Learning to Code
CodoDojo is great place to learn to code by developing web pages, apps and games in a fun, mentored club environment. The program doesn’t have a set curriculum, meaning there are no basic set of programming languages or skills that every member has to learn. Luckily, there are many excellent resources online for learning the basics. Here are a few of the best resources that will provide even the beginner with a good foundation:
Online Learning Resources and Tutorials
Scratch (beginner) scratch.mit.edu
With Scratch, you can program your own interactive stories, games, and animations — and share your creations with others in the online community.
Codecademy (intermediate) www.codecademy.com
Mozilla Webmaker (intermediate) webmaker.org
Mozilla, the company that builds the FireFox web browser, started this project as a way to provide the tools and resources necessary for teaching the web makers of tomorrow.
LinkedIn Learning (formerly Lynda.com) (intermediate to advanced)
Sign up with your KFPL library account and choose from over 16,000 video courses created by professional instructors.
Where to Learn More
There are lots of resources at the library or online that will get you started.
If you’re stuck, or have any questions, check out StackOverflow, a community of users asking and answering questions about code. Even professional programmers use this to help with the really hard problems.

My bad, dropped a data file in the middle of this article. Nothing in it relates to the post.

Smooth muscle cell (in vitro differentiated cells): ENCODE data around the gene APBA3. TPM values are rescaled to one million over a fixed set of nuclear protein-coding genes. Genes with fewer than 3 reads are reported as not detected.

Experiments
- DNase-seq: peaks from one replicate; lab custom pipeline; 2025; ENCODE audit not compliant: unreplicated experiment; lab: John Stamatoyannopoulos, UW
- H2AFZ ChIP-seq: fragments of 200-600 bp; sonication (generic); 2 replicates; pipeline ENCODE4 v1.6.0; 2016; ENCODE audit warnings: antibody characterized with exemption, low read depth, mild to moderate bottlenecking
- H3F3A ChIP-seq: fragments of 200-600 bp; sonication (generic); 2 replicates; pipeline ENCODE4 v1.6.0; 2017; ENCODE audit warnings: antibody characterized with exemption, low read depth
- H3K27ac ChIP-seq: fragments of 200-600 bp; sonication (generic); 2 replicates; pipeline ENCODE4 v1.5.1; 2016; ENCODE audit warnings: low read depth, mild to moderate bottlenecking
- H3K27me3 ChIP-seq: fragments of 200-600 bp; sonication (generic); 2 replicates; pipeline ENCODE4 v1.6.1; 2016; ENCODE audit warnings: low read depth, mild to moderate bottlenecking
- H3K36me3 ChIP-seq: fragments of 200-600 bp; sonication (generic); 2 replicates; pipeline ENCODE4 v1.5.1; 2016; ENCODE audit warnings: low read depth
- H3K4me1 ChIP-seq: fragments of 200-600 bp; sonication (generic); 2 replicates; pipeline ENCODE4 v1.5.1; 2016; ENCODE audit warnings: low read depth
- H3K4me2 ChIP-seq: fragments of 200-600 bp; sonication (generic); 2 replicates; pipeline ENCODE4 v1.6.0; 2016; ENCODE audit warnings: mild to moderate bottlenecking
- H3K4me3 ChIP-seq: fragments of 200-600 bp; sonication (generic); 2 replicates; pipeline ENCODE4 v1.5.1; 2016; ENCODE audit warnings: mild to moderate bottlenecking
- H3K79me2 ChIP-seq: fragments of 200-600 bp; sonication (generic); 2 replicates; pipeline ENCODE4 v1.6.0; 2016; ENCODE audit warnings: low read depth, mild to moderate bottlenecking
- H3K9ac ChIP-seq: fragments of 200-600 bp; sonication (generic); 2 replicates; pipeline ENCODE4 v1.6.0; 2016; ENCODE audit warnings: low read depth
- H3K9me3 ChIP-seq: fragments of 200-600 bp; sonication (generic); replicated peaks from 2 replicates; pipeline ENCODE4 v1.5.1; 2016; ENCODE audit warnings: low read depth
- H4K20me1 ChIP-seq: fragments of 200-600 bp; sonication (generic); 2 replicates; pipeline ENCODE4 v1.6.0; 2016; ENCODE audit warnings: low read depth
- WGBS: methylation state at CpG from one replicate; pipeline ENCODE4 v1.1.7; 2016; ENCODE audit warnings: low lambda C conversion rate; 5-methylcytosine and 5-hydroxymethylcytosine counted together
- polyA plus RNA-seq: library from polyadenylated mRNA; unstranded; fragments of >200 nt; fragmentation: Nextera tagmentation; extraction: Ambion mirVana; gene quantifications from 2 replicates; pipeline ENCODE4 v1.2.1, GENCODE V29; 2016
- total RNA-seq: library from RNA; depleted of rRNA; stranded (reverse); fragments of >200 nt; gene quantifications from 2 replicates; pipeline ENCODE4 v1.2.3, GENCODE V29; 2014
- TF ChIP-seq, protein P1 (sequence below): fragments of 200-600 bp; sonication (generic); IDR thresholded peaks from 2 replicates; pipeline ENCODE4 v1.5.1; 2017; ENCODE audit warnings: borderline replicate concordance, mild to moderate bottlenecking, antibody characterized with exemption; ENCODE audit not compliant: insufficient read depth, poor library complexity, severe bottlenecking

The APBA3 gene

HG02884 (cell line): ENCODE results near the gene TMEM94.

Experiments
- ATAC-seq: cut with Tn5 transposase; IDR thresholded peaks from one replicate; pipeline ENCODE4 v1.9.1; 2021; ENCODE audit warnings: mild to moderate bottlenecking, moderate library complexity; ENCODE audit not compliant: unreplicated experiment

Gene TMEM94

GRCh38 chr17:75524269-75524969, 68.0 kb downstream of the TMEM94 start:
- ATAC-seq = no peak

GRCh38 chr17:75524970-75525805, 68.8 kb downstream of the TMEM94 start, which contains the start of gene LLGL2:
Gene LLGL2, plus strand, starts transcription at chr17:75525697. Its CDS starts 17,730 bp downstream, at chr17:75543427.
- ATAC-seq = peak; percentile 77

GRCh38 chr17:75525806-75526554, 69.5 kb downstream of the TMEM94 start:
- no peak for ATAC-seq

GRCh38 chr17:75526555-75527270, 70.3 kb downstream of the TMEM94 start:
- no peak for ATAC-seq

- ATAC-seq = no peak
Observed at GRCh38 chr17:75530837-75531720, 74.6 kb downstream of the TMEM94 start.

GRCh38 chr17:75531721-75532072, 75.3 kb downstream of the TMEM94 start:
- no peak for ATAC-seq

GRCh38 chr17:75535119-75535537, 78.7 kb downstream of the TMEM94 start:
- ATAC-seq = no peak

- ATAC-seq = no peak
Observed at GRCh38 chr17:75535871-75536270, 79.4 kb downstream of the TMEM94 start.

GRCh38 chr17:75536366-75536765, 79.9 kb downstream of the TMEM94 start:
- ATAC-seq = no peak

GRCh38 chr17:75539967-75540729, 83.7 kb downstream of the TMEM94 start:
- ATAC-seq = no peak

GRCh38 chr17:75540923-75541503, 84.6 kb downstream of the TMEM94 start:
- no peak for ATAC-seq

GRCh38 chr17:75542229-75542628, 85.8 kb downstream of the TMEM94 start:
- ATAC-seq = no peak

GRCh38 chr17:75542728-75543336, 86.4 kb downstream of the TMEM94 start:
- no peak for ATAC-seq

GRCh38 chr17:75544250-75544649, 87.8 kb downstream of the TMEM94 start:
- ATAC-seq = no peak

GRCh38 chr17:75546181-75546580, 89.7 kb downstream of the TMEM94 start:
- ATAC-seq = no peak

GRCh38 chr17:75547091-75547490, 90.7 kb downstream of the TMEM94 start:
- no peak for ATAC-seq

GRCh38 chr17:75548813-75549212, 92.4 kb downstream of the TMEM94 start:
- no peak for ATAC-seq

There are lots of tools out there that help with coding, from simple text editors to multi-featured Integrated Development Environments (IDEs). The following are a few tools that are useful to the beginner coding ninja as well as the master.
The most important tool when creating sites, games, and apps for the web is a good browser with tools that will let you see what’s join on “under the hood” and let you find the bugs if they pop-up.
Chrome is great for developing website. You can learn more about it’s developer features on the Chrome DevTools site.
Firefox also has some great built-in developers tools, but many prefer the Firebug extension.
If you’re looking for quick way to test out code or examine the contents of a website, try these web-based tools
- Glitch (beginner)
- Mozilla X-Ray Googles (beginner)
- Codepen (advanced)
- jsfiddle (advanced)
Open Source (Free!) Code Editors
Every coder needs a text editor, an application that will help them write and save their code. A simple text editor, where you can open, edit, and save a single file at a time, is sometimes enough, but there are free, open source editors that have directory navigation ability and other added features or extensions.